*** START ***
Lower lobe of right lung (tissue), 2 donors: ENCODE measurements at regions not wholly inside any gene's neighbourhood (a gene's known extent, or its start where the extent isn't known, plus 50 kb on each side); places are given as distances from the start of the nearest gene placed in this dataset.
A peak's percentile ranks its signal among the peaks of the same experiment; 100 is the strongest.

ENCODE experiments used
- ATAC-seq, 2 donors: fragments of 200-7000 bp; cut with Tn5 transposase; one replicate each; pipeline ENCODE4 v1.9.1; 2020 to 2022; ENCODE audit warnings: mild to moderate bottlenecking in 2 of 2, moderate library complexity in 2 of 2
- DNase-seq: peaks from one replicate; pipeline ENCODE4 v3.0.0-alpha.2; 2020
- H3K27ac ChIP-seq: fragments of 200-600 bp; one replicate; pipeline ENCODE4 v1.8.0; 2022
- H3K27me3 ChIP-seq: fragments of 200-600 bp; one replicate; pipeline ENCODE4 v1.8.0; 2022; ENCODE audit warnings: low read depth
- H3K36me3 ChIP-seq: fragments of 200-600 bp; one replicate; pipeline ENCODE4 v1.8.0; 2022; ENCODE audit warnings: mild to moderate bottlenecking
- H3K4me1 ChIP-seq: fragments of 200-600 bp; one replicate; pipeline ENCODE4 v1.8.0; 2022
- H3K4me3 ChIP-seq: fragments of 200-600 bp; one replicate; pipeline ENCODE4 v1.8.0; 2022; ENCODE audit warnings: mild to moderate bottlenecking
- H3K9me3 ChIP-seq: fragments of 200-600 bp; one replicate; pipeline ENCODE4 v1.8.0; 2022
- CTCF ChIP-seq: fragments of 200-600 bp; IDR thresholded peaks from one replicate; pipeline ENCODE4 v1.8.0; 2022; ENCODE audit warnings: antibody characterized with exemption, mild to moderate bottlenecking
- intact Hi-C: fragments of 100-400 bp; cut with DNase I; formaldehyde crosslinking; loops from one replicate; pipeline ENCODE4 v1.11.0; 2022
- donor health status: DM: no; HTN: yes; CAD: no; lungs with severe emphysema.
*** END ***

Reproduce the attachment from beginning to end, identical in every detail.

Lower lobe of right lung (tissue), 2 donors: ENCODE measurements at regions not wholly inside any gene's neighbourhood (a gene's known extent, or its start where the extent isn't known, plus 50 kb on each side); places are given as distances from the start of the nearest gene placed in this dataset.
A peak's percentile ranks its signal among the peaks of the same experiment; 100 is the strongest.

ENCODE experiments used
- ATAC-seq, 2 donors: fragments of 200-7000 bp; cut with Tn5 transposase; one replicate each; pipeline ENCODE4 v1.9.1; 2020 to 2022; ENCODE audit warnings: mild to moderate bottlenecking in 2 of 2, moderate library complexity in 2 of 2
- DNase-seq: peaks from one replicate; pipeline ENCODE4 v3.0.0-alpha.2; 2020
- H3K27ac ChIP-seq: fragments of 200-600 bp; one replicate; pipeline ENCODE4 v1.8.0; 2022
- H3K27me3 ChIP-seq: fragments of 200-600 bp; one replicate; pipeline ENCODE4 v1.8.0; 2022; ENCODE audit warnings: low read depth
- H3K36me3 ChIP-seq: fragments of 200-600 bp; one replicate; pipeline ENCODE4 v1.8.0; 2022; ENCODE audit warnings: mild to moderate bottlenecking
- H3K4me1 ChIP-seq: fragments of 200-600 bp; one replicate; pipeline ENCODE4 v1.8.0; 2022
- H3K4me3 ChIP-seq: fragments of 200-600 bp; one replicate; pipeline ENCODE4 v1.8.0; 2022; ENCODE audit warnings: mild to moderate bottlenecking
- H3K9me3 ChIP-seq: fragments of 200-600 bp; one replicate; pipeline ENCODE4 v1.8.0; 2022
- CTCF ChIP-seq: fragments of 200-600 bp; IDR thresholded peaks from one replicate; pipeline ENCODE4 v1.8.0; 2022; ENCODE audit warnings: antibody characterized with exemption, mild to moderate bottlenecking
- intact Hi-C: fragments of 100-400 bp; cut with DNase I; formaldehyde crosslinking; loops from one replicate; pipeline ENCODE4 v1.11.0; 2022
- donor health status: DM: no; HTN: yes; CAD: no; lungs with severe emphysema.